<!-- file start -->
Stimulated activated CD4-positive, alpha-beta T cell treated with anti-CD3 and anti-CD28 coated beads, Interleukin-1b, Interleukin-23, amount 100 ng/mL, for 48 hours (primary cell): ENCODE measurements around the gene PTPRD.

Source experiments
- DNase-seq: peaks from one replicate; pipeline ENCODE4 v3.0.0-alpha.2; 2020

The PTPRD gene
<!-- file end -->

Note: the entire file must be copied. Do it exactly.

Stimulated activated CD4-positive, alpha-beta T cell treated with anti-CD3 and anti-CD28 coated beads, Interleukin-1b, Interleukin-23, amount 100 ng/mL, for 48 hours (primary cell): ENCODE measurements around the gene PTPRD.

Source experiments
- DNase-seq: peaks from one replicate; pipeline ENCODE4 v3.0.0-alpha.2; 2020

The PTPRD gene